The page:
http://www.kylekurlick.com/kyle/blog/Read/soundslider.swf?size=2&format=xml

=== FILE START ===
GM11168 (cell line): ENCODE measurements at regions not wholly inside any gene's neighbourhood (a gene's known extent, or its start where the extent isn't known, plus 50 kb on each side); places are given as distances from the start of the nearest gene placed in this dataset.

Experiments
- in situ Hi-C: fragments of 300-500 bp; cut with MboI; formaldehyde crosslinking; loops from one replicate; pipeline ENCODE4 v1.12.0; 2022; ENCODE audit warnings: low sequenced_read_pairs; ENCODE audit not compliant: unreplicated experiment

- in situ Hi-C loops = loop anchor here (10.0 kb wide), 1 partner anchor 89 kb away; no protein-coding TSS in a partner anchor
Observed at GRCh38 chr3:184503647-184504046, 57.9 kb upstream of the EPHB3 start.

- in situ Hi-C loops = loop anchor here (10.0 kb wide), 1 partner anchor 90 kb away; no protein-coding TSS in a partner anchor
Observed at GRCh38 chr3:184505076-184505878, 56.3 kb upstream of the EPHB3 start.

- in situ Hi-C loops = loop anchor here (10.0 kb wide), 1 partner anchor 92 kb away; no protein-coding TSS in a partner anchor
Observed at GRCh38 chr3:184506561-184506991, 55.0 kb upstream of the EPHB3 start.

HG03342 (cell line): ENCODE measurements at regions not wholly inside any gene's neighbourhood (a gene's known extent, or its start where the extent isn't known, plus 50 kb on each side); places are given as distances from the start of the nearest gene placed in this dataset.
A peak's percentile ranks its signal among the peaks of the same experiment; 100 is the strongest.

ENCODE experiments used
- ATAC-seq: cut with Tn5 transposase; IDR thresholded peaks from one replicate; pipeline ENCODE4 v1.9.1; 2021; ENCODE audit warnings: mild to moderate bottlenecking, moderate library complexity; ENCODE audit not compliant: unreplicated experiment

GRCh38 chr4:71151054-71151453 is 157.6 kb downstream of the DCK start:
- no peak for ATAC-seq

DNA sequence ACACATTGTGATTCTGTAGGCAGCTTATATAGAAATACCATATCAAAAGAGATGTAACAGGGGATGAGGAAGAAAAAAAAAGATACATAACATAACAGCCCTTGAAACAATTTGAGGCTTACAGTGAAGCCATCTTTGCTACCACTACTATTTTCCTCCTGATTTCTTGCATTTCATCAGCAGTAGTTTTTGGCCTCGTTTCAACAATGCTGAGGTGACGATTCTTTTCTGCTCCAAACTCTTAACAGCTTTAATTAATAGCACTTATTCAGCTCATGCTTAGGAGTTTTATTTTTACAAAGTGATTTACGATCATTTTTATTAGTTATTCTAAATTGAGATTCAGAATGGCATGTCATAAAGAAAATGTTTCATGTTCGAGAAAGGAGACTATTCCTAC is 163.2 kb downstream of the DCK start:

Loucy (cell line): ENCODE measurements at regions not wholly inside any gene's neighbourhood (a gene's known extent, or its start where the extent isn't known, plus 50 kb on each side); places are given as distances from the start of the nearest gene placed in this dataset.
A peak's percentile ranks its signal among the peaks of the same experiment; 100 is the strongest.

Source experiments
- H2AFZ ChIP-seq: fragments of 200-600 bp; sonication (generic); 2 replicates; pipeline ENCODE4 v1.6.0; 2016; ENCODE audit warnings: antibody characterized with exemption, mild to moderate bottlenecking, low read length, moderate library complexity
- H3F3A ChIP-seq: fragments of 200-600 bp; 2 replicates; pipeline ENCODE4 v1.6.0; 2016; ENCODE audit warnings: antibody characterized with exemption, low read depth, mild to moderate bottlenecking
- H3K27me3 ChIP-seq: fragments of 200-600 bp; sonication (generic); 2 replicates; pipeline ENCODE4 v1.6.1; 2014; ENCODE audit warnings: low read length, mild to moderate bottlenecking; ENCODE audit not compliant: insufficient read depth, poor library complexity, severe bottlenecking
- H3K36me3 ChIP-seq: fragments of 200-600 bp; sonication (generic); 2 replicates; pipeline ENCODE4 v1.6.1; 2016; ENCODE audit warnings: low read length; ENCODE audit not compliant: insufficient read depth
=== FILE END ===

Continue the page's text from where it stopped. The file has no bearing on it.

You know your day is might be in trouble when an editor emails you an assignment and it begins with “I’m not that gung ho….” But that was my Thursday morning. It was Read for the Record day where all across the world, children were reading “The Snowy Day” on the same day to break last year’s record of 2 million children reading “The Very Hungry Caterpillar.” The gimmick I was sent to shoot was Mayor A.C. Wharton going to Sea Isle Elementary to read to the student. For me that meant some over-exaggerated photo opt by a politician that I had to somehow make look interesting. Usually, when I get these kind of “photo opt” assignments with politicians or other things like ribbon cuttings, the rule is don’t shoot the actual ribbon cutting, but what’s going on around it. The story was more about the kids reading than the mayor anyways, so I went to my every so ready backup plan of finding a cute kid with a book. Unfortunately, only three preschoolers in this entire cafeteria had books. So, I make a couple tight images of their noses in the books and when I went to get their names, every one starts signing all around me. Turns out these were the hearing impaired students, so I thought “ok, that will be some nice additional information in the caption.” The presentation started, Wharton did not read to students because he was behind in his schedule and the situation was visually flat. As everyone was filing out, an administrator made an announcement for all their readers to wait to get their assigned rooms. I thought about the hearing impaired kids and thought, “Hmm, they’ll be reading the story too, and it will be more interesting than some tight shot of a kid with his nose in a book.” So, my entire shoot was from the hearing impaired classes, and how they are reading just as much as the other students, but in a more visual style of storytelling. I walked away feeling gung ho.

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